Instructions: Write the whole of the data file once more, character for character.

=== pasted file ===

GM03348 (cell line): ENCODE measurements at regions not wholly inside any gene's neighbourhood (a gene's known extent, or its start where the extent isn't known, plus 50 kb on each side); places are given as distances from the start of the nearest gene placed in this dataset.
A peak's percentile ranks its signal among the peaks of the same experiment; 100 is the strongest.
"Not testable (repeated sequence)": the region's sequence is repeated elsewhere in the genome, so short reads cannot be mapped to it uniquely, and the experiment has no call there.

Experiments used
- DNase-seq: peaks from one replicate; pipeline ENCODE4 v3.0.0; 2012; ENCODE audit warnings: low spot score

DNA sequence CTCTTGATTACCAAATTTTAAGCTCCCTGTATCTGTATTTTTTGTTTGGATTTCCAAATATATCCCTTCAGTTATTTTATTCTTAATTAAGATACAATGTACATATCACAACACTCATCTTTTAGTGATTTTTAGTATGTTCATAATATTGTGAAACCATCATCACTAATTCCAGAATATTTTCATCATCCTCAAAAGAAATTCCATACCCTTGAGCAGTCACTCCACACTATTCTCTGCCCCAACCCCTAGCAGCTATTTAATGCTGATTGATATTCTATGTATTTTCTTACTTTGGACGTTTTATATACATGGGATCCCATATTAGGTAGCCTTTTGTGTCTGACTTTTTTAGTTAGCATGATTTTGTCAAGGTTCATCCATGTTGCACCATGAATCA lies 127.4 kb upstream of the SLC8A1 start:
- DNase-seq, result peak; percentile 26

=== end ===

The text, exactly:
GM03348 (cell line): ENCODE measurements at regions not wholly inside any gene's neighbourhood (a gene's known extent, or its start where the extent isn't known, plus 50 kb on each side); places are given as distances from the start of the nearest gene placed in this dataset.
A peak's percentile ranks its signal among the peaks of the same experiment; 100 is the strongest.
"Not testable (repeated sequence)": the region's sequence is repeated elsewhere in the genome, so short reads cannot be mapped to it uniquely, and the experiment has no call there.

Experiments used
- DNase-seq: peaks from one replicate; pipeline ENCODE4 v3.0.0; 2012; ENCODE audit warnings: low spot score

DNA sequence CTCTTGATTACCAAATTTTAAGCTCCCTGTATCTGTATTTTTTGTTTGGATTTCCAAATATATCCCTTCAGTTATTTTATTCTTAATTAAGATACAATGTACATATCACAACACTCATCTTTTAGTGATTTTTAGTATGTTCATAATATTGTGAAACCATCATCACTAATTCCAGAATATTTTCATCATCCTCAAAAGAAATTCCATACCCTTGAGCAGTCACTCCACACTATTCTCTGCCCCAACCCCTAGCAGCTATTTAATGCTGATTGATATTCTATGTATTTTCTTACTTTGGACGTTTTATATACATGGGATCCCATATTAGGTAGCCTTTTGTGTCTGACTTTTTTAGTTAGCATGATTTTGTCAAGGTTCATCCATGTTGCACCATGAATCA lies 127.4 kb upstream of the SLC8A1 start:
- DNase-seq, result peak; percentile 26